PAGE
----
斯蒂芬·米勒: I think it was a real missed opportunity. The entire world was really interested in hearing what Biden’s doctrine would be, what his philosophy would be. The UN speech stands alone in a president’s calendar speeches for a year as the one time the whole world is listening solely to the president discuss foreign policy. You remember, in President Trump’s first U.N. address in 2017, he laid out this new doctrine to say we’re going to reject top-down globalism, we’re going to reject global governance. 代替, we’re going to focus on individual nation–states finding common ground and working together in a bottom–up way. And that really animated the whole Trump presidency, it animated the peace deals that were reached and it was the core of that speech. I listened to the speech today trying to hear that, and I just didn’t find it. The second missed opportunity was obviously on Afghanistan. The entire assembly, everyone watching at home here in America and people all over the planet wanted to hear a detailed, 周到, lengthy explanation of the decisions that were made. You have a captive audience. You can easily speak for an hour if you want to. And I don’t think we heard more than, 坦白说, a few sentences on the issue.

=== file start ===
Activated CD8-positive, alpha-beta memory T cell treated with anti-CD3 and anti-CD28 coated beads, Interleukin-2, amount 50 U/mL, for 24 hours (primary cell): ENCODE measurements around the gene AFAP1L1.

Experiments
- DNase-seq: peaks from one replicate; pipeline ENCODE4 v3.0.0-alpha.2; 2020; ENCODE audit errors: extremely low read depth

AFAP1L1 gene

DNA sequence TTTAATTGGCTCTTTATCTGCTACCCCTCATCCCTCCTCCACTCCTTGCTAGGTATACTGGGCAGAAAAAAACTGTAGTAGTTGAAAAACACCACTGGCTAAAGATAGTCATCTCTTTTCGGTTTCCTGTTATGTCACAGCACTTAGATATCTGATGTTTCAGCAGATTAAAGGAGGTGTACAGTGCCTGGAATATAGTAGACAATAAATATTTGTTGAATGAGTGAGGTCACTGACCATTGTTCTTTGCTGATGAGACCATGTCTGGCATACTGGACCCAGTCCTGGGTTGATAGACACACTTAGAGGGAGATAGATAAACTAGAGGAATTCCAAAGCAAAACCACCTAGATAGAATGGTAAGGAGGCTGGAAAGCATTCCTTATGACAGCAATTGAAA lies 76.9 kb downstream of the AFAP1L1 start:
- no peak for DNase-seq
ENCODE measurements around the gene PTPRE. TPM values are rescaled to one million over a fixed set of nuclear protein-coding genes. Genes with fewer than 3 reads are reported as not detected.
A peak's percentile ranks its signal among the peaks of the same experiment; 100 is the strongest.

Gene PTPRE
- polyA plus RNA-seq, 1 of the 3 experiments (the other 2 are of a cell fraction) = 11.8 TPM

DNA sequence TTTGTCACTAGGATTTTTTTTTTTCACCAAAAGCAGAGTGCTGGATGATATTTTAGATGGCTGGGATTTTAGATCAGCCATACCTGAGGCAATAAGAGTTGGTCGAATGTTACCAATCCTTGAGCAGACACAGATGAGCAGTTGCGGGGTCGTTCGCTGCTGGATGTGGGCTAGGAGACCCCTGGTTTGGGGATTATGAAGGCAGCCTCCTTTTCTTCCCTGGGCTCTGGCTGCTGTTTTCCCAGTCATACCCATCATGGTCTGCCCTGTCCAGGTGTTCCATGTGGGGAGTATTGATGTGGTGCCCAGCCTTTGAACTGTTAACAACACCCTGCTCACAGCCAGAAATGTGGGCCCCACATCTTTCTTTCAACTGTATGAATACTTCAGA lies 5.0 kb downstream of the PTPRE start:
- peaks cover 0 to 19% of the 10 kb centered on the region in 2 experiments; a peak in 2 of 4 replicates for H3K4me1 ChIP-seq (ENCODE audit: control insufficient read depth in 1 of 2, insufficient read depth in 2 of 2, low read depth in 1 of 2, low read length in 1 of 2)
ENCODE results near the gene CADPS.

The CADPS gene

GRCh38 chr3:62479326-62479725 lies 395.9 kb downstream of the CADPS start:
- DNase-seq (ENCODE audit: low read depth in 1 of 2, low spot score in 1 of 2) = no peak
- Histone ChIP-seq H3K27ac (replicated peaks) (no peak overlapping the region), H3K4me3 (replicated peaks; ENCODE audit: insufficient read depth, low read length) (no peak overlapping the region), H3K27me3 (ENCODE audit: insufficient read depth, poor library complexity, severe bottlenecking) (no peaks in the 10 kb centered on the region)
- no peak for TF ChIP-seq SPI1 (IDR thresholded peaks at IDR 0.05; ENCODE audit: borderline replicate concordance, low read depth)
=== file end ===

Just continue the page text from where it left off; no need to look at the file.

It really was astonishing for all that it didn’t say… This was Biden’s chance. Whether you disagree with him or not, it was his chance with a captive audience to say, “You know what, 法国? Here’s why I did this.” 和, “You know what, NATO allies? Here’s why I did that.” But instead of taking that opportunity, it was sort of a parade of platitudes. And so just totally from an objective standpoint, whatever side of the political spectrum you’re on, I think you were left really disappointed that he didn’t get into those issues.